… you appreciate the good things you have…you try deal with the traits that make your life difficult…I didn’t choose to have ADHD…. but then you try to make the most of it so…. it’s a way like rationalising and accepting these traits…. I think it’s a healthy way of living and being… to try to focus on the positive aspects…

In Nietzsche’s view, weaker drives (desires or wishes) could be channelled into a centred, unified whole or master drive and sublimated. Nietzsche made reference to the case of Richard Wagner, who revolutionised opera with his Gesamtkunstwerk (total work of art), as an example of how weaker drives channelled into a master drive could be sublimated in a way that a person “becomes all that they are capable of becoming” (1888/1967a, b). This notion came through in one report by a participant who said:

…It’s all about channelling the energy…. channelling the energy and learning how to do that in a way that actually is useful, helpful and not overly intrusive and not overly stressed…

Nietzsche, like Freud, believed that sublimation was good for psychological health (1887/1967a, b). The Nietzschean concepts of amor fati (love of one’s fate), eternal recurrence (the same thing always happens) and affirmation of life (say yes to life) asserted the importance of overcoming resentment and transcending nihilism (lack of purpose, or despair). In this way, people were free to enjoy life, felt motivated to pursue their goals and became happier and healthier (Reginster 1997; Gemes 2009).


Transcendence, as the last core theme, characterised the musical experience of one participant. Its defining sub-theme is appreciation of beauty and excellence. Appreciation of beauty and excellent (ABE) is a novel topic of research in positive psychology. It describes a process of noticing talent or beauty in the environment and associated feelings of awe, wonder, elevation and admiration (Haidt and Keltner 2004). In research about ABE, it has been correlated with openness to experience, extraversion, agreeableness, absorption and positive affect (Shiota et al. 2006, Diessner et al. 2008, Littman-Ovadia and Lavy 2012). A distinct trait in musicians is said to be ABE. Güsewell and Ruch (2015) compared the personality profiles of 324 classical and non-classical musicians, amateur musicians and non-musicians. They found that not only did all the musicians have better abilities to self-regulate due to their regular practicing sessions, but that they also experienced the specific emotional responsiveness that is associated with ABE. The professional musicians also derived additional benefits from the emotional bonds they had with their colleagues. These findings resonated with the report of one participant who said:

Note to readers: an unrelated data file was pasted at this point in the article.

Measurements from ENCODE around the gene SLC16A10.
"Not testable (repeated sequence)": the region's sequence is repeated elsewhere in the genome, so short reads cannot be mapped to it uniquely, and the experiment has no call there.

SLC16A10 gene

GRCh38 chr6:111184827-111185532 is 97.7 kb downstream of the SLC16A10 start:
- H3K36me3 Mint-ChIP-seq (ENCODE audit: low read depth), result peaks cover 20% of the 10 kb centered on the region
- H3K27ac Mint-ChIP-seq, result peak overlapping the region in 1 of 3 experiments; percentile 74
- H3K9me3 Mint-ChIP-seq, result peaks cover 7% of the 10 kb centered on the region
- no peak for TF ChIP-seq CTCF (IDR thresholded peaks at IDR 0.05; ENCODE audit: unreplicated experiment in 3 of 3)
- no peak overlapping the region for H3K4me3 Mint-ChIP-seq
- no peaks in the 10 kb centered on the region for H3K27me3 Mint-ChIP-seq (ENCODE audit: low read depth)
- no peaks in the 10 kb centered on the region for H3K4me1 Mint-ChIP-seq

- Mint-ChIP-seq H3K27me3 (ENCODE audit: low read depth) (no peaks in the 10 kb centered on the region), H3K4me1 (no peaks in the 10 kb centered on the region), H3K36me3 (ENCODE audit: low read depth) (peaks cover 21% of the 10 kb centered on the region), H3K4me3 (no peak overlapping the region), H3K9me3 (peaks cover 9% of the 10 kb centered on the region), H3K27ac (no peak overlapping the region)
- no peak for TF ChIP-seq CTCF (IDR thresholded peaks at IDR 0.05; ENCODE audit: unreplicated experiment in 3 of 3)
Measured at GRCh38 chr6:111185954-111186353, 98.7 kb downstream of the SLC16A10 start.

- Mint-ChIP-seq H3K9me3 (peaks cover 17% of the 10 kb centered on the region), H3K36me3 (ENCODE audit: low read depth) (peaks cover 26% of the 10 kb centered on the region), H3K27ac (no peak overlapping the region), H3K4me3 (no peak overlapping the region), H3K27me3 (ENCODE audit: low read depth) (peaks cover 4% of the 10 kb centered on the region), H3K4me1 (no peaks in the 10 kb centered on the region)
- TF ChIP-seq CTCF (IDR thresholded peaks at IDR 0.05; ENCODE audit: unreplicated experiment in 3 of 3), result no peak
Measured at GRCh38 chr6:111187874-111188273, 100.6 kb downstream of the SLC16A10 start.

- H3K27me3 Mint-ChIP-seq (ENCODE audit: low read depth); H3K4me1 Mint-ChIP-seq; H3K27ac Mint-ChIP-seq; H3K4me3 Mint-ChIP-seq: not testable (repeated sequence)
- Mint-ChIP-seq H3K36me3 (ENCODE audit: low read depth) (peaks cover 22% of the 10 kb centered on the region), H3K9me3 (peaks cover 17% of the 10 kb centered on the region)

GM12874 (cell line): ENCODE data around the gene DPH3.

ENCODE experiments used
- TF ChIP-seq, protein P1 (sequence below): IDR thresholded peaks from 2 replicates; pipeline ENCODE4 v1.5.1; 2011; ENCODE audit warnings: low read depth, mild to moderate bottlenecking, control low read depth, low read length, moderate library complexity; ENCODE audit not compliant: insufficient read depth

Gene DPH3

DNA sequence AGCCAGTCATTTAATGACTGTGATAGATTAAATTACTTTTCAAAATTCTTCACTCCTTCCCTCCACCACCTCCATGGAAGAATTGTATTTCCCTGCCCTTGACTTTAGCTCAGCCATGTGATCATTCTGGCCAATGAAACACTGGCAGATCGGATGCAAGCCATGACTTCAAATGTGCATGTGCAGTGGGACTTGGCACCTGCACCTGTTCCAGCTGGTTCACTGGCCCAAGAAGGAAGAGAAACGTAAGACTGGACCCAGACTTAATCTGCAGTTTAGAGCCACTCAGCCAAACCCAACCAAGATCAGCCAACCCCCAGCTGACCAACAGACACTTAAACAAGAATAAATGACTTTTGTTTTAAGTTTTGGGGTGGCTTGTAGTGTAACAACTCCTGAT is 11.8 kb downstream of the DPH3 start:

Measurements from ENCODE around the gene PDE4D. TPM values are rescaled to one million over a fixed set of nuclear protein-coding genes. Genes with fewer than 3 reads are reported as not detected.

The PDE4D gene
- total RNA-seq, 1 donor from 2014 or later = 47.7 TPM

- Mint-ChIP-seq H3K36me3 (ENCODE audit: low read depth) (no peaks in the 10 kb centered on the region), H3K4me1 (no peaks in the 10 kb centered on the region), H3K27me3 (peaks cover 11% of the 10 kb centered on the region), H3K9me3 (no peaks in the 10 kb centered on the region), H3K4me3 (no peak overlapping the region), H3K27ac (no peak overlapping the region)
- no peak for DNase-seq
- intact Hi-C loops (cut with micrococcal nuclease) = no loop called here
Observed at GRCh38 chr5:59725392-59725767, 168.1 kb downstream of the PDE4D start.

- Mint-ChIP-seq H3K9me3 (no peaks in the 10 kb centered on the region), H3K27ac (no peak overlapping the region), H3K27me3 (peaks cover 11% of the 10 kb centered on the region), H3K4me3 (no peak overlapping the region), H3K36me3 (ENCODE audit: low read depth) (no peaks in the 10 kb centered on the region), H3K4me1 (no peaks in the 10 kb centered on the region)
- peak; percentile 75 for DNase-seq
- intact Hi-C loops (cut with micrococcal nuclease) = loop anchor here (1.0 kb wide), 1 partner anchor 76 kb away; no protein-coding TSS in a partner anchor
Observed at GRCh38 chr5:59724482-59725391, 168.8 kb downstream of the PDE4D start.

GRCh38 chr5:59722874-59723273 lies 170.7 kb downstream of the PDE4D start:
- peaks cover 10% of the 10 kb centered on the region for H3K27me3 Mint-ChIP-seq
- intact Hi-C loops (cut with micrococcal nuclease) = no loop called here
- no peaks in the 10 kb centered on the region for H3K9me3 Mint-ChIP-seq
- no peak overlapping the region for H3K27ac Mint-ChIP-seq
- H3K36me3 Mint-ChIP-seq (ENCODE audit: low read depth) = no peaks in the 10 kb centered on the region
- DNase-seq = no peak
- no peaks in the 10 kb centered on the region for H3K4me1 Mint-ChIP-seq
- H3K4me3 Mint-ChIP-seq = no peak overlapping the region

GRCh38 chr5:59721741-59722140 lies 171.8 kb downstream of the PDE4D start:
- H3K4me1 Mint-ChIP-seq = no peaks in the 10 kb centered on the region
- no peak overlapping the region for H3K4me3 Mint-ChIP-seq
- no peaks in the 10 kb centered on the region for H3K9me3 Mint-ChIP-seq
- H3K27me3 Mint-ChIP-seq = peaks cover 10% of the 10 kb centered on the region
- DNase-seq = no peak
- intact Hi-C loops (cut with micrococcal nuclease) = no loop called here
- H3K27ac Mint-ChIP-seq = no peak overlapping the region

… the whole thing about just starting a little jam session…was because we needed to do it and I just did it and that was brilliant…a beautiful experience….it was you know…it was really cool…. that’s something I will never forget….and neither will my friend either…so that was something beautiful…

Study limitations

The phenomenological approach that we used had intuitive appeal, because it underscores the uniqueness and validity of personal knowledge and lived experience, as well as, the importance of understanding a person’s construct of reality (Husserl 1983). However, this method also depends heavily on the participants use of language and ability to describe their views, perceptions and experiences in an articulate, expressive and reflective manner (Creswell and Poth 2017). Identifying and selecting participants capable of doing this can be challenging, but we managed to recruit suitable participants by using purposive sampling. Our sample size was relatively small, and the inclusion of females with ADHD may have offered different perspectives. However, small sample sizes are not unusual in phenomenological research. Giorgi (2008), for instance, suggested that “at least three participants offer a sufficient number of variations to come with a typical essence…… differences between individual experience and more general experiences of the phenomenon” (p. 37). While it does mean that generalising the findings of this study is not easy to do, we also argue that the positive aspects we found are relevant to other adults with ADHD regardless of sample size, age, gender or ethnicity. In qualitative research, generalising findings is not the aim; instead, the aim is to explore in depth and understand personal knowledge and lived experience (Creswell and Poth 2017). Besides other publications, including one international study reported on similar positive aspects associated with ADHD (Hallowell and Ratey 1995; White and Shah 2006, 2011; Mahdi et al. 2017). This does strengthen the reliability and transferability of our findings.